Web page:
NSW records 210 new COVID-19 cases

NSW Health Minister Brad Hazzard
NSW Health Minister Brad Hazzard

NSW has reported 210 new locally acquired cases of COVID-19 and at least 32 of those people were circulating in the community for all or part of their infectious period.

Greater Sydney and surrounding regions are in lockdown until at least August 28, as health authorities battle to contain a outbreak of the virulent Delta strain.

"By far the majority were in southwest Sydney and western Sydney," said NSW Health Minister Brad Hazzard.

Mr Hazzard warned that the "Delta variant is partial to younger people".

Some 138 of the cases recorded in the 24 hours to 8pm on Friday are people under the age of 40.

Meanwhile, Sydney construction projects are waking from an enforced, fortnight-long slumber but building industry figures warn it will barely be able to function.

Work was allowed to resume from Saturday morning on non-occupied sites, provided COVID-safe plans are in force.

But the sector cannot call on 68,000 workers from eight council areas worst-hit by the city's coronavirus outbreak.

Most COVID-19 cases are in the eight areas subjected to the locked-down city's tightest restrictions, including mandatory mask-wearing outside the home and distance limits on movements for shopping and exercise.

Construction workers living within, who make up about 42 per cent of the industry's citywide workforce, also cannot work.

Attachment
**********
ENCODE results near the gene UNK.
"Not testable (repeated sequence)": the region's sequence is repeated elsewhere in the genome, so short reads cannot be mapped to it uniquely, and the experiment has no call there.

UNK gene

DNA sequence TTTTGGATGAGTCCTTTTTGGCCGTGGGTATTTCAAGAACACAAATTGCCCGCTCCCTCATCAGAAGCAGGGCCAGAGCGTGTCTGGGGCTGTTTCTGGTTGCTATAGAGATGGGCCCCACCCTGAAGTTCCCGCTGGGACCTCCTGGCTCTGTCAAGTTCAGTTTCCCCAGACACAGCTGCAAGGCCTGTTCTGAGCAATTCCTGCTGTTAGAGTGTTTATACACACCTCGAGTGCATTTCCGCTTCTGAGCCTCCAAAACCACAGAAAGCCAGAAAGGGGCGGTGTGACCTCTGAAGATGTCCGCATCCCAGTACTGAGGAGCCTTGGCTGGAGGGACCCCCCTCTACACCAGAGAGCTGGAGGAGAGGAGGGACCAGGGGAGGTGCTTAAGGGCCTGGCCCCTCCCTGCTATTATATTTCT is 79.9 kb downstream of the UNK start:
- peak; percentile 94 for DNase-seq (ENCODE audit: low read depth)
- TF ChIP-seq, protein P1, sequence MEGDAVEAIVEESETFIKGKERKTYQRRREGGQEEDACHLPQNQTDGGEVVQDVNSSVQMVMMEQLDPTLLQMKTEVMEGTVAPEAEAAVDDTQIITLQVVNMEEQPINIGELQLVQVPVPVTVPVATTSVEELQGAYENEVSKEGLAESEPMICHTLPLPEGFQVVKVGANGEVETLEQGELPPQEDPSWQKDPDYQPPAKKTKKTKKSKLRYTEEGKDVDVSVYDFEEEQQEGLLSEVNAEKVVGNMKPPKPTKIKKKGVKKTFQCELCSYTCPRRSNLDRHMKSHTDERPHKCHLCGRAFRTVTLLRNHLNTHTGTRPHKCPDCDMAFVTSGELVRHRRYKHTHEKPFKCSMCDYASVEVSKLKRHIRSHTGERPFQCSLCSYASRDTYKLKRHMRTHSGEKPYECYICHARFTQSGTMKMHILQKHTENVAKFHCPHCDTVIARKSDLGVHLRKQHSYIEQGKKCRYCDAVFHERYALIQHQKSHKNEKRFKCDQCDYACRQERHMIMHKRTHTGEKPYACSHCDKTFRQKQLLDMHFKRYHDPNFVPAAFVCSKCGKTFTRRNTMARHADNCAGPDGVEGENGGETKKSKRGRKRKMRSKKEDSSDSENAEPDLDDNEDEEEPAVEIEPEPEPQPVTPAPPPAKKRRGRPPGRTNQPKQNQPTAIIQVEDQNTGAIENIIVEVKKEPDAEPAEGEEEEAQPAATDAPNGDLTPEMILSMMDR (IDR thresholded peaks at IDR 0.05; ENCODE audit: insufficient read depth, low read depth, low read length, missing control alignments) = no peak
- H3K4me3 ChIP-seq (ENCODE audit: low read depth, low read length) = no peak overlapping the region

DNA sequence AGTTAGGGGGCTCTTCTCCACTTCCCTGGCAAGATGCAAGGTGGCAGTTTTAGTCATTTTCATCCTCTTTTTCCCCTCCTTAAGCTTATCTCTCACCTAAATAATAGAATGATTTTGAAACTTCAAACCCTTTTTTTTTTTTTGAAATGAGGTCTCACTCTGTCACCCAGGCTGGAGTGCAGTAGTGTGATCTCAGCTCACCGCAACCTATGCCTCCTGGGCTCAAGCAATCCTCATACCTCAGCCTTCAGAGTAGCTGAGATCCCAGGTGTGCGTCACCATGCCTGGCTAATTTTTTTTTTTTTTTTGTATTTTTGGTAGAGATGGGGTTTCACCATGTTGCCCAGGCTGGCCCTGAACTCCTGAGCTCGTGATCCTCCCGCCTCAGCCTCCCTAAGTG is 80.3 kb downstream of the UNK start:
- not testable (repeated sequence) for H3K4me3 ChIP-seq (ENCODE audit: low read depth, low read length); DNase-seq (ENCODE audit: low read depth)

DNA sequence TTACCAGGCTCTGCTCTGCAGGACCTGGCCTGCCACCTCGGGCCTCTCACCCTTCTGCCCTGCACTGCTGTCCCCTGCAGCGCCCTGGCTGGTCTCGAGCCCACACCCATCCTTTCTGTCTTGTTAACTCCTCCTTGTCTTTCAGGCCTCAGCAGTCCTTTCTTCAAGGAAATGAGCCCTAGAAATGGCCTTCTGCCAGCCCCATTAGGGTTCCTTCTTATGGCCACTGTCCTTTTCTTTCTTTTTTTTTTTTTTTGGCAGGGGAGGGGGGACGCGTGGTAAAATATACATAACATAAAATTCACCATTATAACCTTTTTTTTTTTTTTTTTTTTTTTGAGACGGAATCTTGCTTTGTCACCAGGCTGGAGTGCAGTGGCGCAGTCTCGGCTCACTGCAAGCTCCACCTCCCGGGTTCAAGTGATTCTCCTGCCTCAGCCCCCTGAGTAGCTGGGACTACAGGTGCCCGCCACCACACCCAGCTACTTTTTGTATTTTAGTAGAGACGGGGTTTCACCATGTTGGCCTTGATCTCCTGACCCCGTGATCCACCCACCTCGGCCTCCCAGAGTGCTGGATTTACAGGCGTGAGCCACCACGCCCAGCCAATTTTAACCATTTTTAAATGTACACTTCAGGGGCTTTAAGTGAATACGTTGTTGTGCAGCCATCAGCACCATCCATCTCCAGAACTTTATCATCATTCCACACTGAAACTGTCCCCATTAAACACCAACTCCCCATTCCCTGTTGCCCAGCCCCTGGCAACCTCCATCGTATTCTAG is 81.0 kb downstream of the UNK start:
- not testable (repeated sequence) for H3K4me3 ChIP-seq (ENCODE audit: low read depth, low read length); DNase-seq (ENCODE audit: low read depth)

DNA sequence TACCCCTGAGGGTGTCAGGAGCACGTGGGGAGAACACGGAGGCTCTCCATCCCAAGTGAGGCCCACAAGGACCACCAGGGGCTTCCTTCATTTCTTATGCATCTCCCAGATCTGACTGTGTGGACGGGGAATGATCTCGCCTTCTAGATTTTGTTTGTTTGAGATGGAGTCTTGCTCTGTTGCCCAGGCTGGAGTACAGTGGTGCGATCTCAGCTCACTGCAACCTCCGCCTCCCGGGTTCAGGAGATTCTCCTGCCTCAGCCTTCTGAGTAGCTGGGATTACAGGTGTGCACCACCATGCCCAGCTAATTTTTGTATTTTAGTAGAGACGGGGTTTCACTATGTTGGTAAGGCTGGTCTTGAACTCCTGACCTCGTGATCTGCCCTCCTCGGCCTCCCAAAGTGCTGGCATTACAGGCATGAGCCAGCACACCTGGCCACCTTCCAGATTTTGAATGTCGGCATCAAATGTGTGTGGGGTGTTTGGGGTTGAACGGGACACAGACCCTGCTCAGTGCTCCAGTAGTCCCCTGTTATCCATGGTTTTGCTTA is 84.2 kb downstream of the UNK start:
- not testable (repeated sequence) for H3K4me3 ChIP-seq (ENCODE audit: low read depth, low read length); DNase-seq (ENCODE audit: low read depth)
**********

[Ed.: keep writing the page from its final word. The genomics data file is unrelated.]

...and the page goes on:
"This is a highly limited return to work for the construction industry but something is certainly better than nothing at all," Urban Taskforce chief executive Tom Forrest said.

The state's workplace safety regulator says construction sites should expect a visit to ensure they're complying with public health orders.

"SafeWork NSW will work with businesses to help them understand the rules - and will penalise firms blatantly making no effort to comply," the organisation's Director of Construction Metropolitan, Meagan McCool, said.

Meanwhile, the city's public hospitals have begun postponing non-urgent elective surgeries to cope with the outbreak.

Some 58 COVID-19 patients are being treated in intensive care beds, with 40 per cent needing ventilation.

While the state has 500 ICU beds, NSW Health says stopping some elective surgeries from Monday will increase capacity for other health services.

The change will not affect theatres in Illawarra or Central Coast hospitals.

In Sydney's east, nine businesses at Bondi Beach have been banned from selling takeaway liquor for a week over concerns they were encouraging people to breach public health orders.

Dimitri Argeres, a compliance director at Liquor & Gaming NSW, said the activity of selling cocktails in disposable cups to people to drink as they walked to the next local beachside bar did not pass the pub test.

"It's not appropriate for this type of risky activity to continue given all our efforts and the sacrifices being made across Greater Sydney to reduce the community transmission of the COVID-19 Delta variant," he said.

A new, walk-in AstraZeneca vaccination clinic at Bankstown Sports Club opens for its first full day on Saturday.

Operating 8am to 5pm, it's one of 13 walk-in clinics across the west and southwest. Up to four will be open each day.

Australian Associated Press